French exits from ABN AMRO Capital

ABN AMRO Capital France has exited one investment and partially realised another. The French private equity arm of the bank has sold its 75 per cent interest in Atlantic Zeiser to Orell Fussli, previously a customer of the business. Cogifer, a subsidiary of De Dietrich group, which ABN AMRO Capital France took private two years ago, has been sold to German railway group Vossloh.

ABN AMRO Capital acquired Atlantic Zeiser through a buyout in September 1998. The deal, worth approximately EURO40 million, was supported by debt from Banque Nationale de Paris and the equity syndication included Compagnie Financiere Edmond de Rothschild, EPF Partners and 3i. Atlantic Zeiser is a German business that designs, manufactures and sells printing equipment to the graphics printing industry. Its numbering equipment is used in the production of approximately 98 per cent of the world’s banknotes.

Orell Fussli, a quoted Swiss company with operations that include security printing, publishing and bookshops, has acquired a 75 per cent stake in the company for an undisclosed sum. The management team, led by Walter Klingler, increased its stake from 16 per cent to 25 per cent. ABN AMRO’s Capital’s IRR on the investment is between 20 per cent and 25 per cent.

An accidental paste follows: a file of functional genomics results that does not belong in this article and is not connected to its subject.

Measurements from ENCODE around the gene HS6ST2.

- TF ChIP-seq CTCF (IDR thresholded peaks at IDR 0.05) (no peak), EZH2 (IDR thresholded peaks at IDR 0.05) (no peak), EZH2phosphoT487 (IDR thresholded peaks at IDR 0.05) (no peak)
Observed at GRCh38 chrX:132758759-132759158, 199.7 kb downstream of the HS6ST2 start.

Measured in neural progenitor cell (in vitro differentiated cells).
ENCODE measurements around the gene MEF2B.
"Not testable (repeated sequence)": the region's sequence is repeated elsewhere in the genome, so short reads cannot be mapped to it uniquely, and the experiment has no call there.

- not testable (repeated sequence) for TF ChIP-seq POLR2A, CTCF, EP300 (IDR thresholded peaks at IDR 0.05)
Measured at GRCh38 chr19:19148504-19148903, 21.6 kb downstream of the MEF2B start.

The vendors were advised by Rothschild & Cie Banque and Hlters une Elsing.

ABN AMRO Capital delisted the French De Dietrich group in a EURO450 million deal two years ago, through newco Societe Industrielle du Hanau (SIH). The group’s activities then spanned three sectors, heating equipment, chemical processing equipment and railway equipment. The railway subsidiary Cogifer produces and installs turnouts, switches, crossings and signalling, as well as laying, renewing and maintaining track. It has been sold to Vossloh for an undisclosed price, subject to regulatory approval expected in late summer. The proceeds will be used to repay bank debt, provided by Natexis Banques Populaire to support the delisting, and boost the development of the company’s other activities. Herve Claquin, CEO of ABN AMRO Capital France, said the investment would be refinanced in early 2003. The fate of the remaining divisions has not yet been decided.

Other shareholders in SIH include Dutch investor NPM Capital, Paul Capital and Rhone Group; ABN AMRO Capital holds 39 per cent, family shareholders 29 per cent and management five per cent. Advisers included Rothschild & Cie Banque and Latham & Watkins.